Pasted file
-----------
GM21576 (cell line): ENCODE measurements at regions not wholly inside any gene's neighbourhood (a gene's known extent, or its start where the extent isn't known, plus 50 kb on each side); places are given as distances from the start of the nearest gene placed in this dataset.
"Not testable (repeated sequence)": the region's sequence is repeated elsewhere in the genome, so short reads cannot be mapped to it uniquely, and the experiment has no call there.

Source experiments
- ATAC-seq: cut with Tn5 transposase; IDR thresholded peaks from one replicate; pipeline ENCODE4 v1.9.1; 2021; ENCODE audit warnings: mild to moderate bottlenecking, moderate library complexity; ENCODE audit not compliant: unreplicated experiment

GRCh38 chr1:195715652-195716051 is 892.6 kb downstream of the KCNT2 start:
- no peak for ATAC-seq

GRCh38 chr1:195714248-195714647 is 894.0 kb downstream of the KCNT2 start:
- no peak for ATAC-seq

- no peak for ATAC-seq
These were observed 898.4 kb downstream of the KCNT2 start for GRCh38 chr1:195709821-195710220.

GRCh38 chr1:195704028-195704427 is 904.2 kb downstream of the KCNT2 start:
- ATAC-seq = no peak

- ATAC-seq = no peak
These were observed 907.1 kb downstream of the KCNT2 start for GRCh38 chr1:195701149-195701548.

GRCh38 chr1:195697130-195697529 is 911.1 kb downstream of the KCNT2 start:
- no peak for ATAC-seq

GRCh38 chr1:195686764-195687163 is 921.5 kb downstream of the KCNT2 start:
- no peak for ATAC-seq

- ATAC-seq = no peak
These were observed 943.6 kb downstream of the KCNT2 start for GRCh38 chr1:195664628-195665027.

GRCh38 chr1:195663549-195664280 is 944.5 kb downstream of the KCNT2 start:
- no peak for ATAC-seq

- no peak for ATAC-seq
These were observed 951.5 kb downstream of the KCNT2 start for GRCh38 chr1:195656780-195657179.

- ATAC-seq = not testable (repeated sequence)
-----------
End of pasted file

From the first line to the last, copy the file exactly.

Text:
GM21576 (cell line): ENCODE measurements at regions not wholly inside any gene's neighbourhood (a gene's known extent, or its start where the extent isn't known, plus 50 kb on each side); places are given as distances from the start of the nearest gene placed in this dataset.
"Not testable (repeated sequence)": the region's sequence is repeated elsewhere in the genome, so short reads cannot be mapped to it uniquely, and the experiment has no call there.

Source experiments
- ATAC-seq: cut with Tn5 transposase; IDR thresholded peaks from one replicate; pipeline ENCODE4 v1.9.1; 2021; ENCODE audit warnings: mild to moderate bottlenecking, moderate library complexity; ENCODE audit not compliant: unreplicated experiment

GRCh38 chr1:195715652-195716051 is 892.6 kb downstream of the KCNT2 start:
- no peak for ATAC-seq

GRCh38 chr1:195714248-195714647 is 894.0 kb downstream of the KCNT2 start:
- no peak for ATAC-seq

- no peak for ATAC-seq
These were observed 898.4 kb downstream of the KCNT2 start for GRCh38 chr1:195709821-195710220.

GRCh38 chr1:195704028-195704427 is 904.2 kb downstream of the KCNT2 start:
- ATAC-seq = no peak

- ATAC-seq = no peak
These were observed 907.1 kb downstream of the KCNT2 start for GRCh38 chr1:195701149-195701548.

GRCh38 chr1:195697130-195697529 is 911.1 kb downstream of the KCNT2 start:
- no peak for ATAC-seq

GRCh38 chr1:195686764-195687163 is 921.5 kb downstream of the KCNT2 start:
- no peak for ATAC-seq

- ATAC-seq = no peak
These were observed 943.6 kb downstream of the KCNT2 start for GRCh38 chr1:195664628-195665027.

GRCh38 chr1:195663549-195664280 is 944.5 kb downstream of the KCNT2 start:
- no peak for ATAC-seq

- no peak for ATAC-seq
These were observed 951.5 kb downstream of the KCNT2 start for GRCh38 chr1:195656780-195657179.

- ATAC-seq = not testable (repeated sequence)